So many small things. I could write a few thousand words about how the last 12 months have fallen into place. I was starting to feel like I should be running more, because my job is centered around running and walking (not a job requirement). With a lot encouragement, I signed up for one of Courtney’s treadmill classes to get through the winter, and that sparked something. I signed up for the Twin Cities Marathon last December, somewhat on a whim. Being a novice runner with zero experience on how to properly train for a marathon, I knew I needed direction. I reached out to Trisha Drobeck for coaching recommendations, and determined she was precisely what I was looking for. I quickly learned that having a plan of exactly what I was supposed to run each day was easy for me to follow. Accountability has also been a huge factor throughout this process. I amextremely fortunate to have some very motivating and dependable friends, and an incredibly supportive husband.
You just had another massive PR at the Bozeman 1/2. What was that race like? 
If you had told me at the beginning of 2018 I would be able to take 30 minutes off my half marathon time from 2017, I would have fallen over with laugher and disbelief. The race was tough, but absolutely worth the temporary pain and discomfort. I had a few goals going into the race that would either build my confidence for my upcoming marathon, or completely crush me. I try not to put too much emphasis on time, because it’s just one piece of your overall performance – albeit a big piece on race day. I learned a lot during the Bozeman Half that I will bring with me to Minnesotanext weekend, and to future races.  (At the last aid station, securely grab the water cup from the volunteer. When they won’t let go, do not assume the next volunteer also has water…)
You’ve been gearing up for Twin Cities Marathon (on October 7th) for the last year. How are you feeling a week out? 
Honestly, I am SO excited. Going into this wild ride of marathon training, I kept telling myself I just needed to trust my coach and trust the training. I never once questioned why I was doing something. I may not have enjoyed some of the workouts and wondered about the purpose of others, but there isn’t a single thing I would change about this training cycle. I am confident my performance on race day will show just how hard I have been working for the last 10 months.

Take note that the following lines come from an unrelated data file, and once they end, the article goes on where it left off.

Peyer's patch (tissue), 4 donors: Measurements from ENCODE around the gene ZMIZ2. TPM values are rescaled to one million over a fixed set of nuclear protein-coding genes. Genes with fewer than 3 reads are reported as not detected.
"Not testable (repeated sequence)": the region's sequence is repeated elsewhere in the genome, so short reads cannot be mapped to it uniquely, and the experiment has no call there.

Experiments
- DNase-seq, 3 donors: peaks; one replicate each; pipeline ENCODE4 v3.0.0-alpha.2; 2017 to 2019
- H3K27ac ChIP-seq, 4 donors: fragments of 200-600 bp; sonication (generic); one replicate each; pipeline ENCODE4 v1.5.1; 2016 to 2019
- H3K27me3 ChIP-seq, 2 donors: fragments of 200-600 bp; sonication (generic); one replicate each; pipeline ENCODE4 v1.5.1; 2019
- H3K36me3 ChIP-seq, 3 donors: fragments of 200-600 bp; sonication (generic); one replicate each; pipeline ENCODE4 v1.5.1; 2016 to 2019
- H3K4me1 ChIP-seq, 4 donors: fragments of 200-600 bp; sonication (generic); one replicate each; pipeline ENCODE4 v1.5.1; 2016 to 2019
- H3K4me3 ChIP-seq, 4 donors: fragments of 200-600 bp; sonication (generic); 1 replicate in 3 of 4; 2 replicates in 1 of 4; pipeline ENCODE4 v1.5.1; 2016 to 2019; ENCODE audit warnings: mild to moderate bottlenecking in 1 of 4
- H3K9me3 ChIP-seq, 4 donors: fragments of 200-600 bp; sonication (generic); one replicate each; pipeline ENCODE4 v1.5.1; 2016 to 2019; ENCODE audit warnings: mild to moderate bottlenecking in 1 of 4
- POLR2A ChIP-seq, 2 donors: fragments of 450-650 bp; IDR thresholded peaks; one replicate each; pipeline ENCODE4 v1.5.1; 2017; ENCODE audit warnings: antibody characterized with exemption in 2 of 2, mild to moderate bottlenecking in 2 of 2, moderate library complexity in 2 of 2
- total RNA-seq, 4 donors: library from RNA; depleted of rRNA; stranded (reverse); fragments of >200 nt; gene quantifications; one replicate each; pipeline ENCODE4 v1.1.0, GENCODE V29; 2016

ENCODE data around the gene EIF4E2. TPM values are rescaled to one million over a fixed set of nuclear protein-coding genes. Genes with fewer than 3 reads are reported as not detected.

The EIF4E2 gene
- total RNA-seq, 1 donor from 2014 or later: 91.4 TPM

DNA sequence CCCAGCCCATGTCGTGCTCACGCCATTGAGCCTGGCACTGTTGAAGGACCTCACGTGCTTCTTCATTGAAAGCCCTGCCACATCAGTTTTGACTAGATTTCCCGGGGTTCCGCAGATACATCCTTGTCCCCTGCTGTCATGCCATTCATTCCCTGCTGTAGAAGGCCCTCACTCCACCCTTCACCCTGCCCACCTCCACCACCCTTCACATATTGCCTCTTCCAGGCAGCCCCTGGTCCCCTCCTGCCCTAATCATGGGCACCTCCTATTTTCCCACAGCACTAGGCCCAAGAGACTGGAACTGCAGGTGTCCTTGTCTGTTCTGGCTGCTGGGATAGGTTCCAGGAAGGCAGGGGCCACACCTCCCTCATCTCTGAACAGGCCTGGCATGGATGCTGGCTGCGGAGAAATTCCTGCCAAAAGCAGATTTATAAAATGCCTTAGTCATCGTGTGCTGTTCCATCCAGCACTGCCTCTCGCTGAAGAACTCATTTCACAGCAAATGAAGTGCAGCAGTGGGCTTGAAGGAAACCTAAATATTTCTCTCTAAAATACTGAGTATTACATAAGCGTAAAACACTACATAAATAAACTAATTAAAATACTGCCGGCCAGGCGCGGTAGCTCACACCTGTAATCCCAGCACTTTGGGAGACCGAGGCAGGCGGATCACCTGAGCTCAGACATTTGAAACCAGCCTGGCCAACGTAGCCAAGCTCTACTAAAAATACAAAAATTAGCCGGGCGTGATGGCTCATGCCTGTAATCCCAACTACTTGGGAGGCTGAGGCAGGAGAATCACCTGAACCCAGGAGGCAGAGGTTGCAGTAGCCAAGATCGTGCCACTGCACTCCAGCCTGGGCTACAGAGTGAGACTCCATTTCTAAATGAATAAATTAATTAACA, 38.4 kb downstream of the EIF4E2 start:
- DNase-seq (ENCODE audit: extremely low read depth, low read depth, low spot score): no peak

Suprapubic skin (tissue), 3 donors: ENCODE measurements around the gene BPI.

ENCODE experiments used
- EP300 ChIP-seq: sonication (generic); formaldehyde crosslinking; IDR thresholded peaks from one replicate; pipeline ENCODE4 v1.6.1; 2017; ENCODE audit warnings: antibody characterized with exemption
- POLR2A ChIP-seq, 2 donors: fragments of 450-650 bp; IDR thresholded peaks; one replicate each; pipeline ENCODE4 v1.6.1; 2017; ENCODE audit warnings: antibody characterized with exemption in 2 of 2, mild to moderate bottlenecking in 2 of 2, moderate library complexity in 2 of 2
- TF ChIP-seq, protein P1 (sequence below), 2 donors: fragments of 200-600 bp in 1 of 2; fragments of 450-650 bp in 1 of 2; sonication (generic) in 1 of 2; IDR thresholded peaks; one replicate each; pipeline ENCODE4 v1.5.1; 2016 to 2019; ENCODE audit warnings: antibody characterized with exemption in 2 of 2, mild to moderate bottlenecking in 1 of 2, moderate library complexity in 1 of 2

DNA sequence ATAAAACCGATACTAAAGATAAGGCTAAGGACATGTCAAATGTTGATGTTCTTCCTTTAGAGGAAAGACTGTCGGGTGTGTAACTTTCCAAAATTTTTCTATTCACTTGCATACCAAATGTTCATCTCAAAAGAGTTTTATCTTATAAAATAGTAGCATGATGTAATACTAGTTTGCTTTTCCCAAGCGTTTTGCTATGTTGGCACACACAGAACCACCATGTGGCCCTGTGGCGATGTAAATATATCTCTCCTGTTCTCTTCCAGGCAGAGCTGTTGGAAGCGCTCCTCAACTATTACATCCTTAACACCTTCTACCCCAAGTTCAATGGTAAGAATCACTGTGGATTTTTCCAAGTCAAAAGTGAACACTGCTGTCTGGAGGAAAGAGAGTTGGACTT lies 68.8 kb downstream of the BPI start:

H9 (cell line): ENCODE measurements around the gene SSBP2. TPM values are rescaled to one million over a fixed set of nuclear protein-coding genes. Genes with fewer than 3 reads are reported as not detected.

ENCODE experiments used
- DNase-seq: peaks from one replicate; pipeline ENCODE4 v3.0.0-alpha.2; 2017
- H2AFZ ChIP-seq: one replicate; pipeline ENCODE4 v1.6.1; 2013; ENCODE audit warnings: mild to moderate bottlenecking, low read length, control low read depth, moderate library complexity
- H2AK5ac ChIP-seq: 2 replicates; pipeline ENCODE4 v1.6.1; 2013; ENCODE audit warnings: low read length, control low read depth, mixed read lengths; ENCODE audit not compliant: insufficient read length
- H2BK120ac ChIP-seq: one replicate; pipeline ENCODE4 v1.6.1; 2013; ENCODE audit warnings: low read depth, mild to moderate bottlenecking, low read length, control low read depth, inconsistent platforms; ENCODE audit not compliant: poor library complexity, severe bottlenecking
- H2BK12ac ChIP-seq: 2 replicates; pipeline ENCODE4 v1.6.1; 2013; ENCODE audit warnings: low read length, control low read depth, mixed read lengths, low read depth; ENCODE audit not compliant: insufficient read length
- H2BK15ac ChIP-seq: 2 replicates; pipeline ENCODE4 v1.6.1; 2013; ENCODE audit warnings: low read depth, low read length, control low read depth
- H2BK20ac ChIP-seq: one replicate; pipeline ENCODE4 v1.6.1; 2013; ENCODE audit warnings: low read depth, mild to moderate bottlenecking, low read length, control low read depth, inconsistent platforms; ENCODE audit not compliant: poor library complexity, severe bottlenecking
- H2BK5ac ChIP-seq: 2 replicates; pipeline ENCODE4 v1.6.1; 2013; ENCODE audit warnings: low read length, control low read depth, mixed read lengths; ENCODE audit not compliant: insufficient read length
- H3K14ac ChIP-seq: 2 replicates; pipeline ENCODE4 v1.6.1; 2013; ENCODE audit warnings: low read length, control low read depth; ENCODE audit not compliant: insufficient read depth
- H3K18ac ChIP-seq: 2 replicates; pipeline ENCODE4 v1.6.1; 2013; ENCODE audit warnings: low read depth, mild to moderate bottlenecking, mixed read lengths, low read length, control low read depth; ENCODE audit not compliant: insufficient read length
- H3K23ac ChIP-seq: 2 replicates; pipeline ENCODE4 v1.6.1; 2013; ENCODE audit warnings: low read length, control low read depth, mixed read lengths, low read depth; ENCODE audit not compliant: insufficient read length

Good luck at Twin Cities Ashley!

Runner of the Month: September 2018

Jeff Rome has had an incredible year of running. He followed up a 2017 top 10 Hardrock finish with a 2018 second place result. Then he showed up at the Rut, won the VK, and then smashed the trifecta record with two more top 10 finishes.

Name: Jeff Rome

 
Age: 29
 
Number of years running: 7
 
You’ve had an incredible year of running this year. 2nd at Hardrock. Rut VK win. Rut Trifecta Record. Plus a bunch I’m probably missing. Did anything change this year with your training or mental approach?
No, you’re not missing anything!  Except for the Hardrock Depletion Mile, but that’s pretty informal (a mile run on a track after finishing Hardrock the day before).  I feel like I owe more to my mental approach than to my training this year.  Before each event this year, I was lucky enough that I had the time to relax.  I read books about running to keep myself excited, was around good company, and did some yoga, drank a lot of tea, and soaked in water a good bit (cold and hot).  I also napped a lot, and ate a lot of ice cream.  I ran, too, but I feel like I was able to hold back my energy and really nail the taper each time.  I’ve had similar approaches to taper weeks before, but this year I tapered a little more aggressively (which means I ate more and napped more).  There are so many variables, though, that it’s hard to know what helped most.  My training went well, but it was largely the same as last year except for slightly bigger blocks and more hours put in.  I also lived above 6,500′ for most of the summer, and spent some weeks above 9,000′.  Maybe I was imbued with the magic of the San Juan mountains and kept that magic after I left, who knows.  I just started doing the whole Strava thing a month ago, and prior to that I really didn’t keep a log of any sort except for what’s in my head.